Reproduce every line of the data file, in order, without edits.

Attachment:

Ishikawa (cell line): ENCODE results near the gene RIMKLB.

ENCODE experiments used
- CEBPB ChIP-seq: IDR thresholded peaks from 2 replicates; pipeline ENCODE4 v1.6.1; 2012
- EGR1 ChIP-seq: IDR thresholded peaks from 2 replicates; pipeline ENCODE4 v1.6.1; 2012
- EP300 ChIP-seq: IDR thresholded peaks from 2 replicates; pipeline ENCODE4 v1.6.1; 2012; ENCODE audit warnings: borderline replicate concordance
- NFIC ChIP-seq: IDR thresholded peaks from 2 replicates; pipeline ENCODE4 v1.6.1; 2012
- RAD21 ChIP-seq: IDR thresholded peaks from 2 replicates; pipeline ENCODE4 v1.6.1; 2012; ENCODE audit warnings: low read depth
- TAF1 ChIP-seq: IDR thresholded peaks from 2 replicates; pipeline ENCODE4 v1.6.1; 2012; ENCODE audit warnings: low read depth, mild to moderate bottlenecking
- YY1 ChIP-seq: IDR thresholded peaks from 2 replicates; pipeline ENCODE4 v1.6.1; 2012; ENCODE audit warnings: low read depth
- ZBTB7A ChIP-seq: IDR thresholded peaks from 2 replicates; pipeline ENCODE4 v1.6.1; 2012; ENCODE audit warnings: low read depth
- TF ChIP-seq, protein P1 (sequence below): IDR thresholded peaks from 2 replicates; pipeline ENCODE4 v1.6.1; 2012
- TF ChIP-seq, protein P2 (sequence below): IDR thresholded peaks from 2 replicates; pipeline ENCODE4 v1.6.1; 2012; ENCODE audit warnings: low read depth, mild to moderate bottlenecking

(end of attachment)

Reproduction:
Ishikawa (cell line): ENCODE results near the gene RIMKLB.

ENCODE experiments used
- CEBPB ChIP-seq: IDR thresholded peaks from 2 replicates; pipeline ENCODE4 v1.6.1; 2012
- EGR1 ChIP-seq: IDR thresholded peaks from 2 replicates; pipeline ENCODE4 v1.6.1; 2012
- EP300 ChIP-seq: IDR thresholded peaks from 2 replicates; pipeline ENCODE4 v1.6.1; 2012; ENCODE audit warnings: borderline replicate concordance
- NFIC ChIP-seq: IDR thresholded peaks from 2 replicates; pipeline ENCODE4 v1.6.1; 2012
- RAD21 ChIP-seq: IDR thresholded peaks from 2 replicates; pipeline ENCODE4 v1.6.1; 2012; ENCODE audit warnings: low read depth
- TAF1 ChIP-seq: IDR thresholded peaks from 2 replicates; pipeline ENCODE4 v1.6.1; 2012; ENCODE audit warnings: low read depth, mild to moderate bottlenecking
- YY1 ChIP-seq: IDR thresholded peaks from 2 replicates; pipeline ENCODE4 v1.6.1; 2012; ENCODE audit warnings: low read depth
- ZBTB7A ChIP-seq: IDR thresholded peaks from 2 replicates; pipeline ENCODE4 v1.6.1; 2012; ENCODE audit warnings: low read depth
- TF ChIP-seq, protein P1 (sequence below): IDR thresholded peaks from 2 replicates; pipeline ENCODE4 v1.6.1; 2012
- TF ChIP-seq, protein P2 (sequence below): IDR thresholded peaks from 2 replicates; pipeline ENCODE4 v1.6.1; 2012; ENCODE audit warnings: low read depth, mild to moderate bottlenecking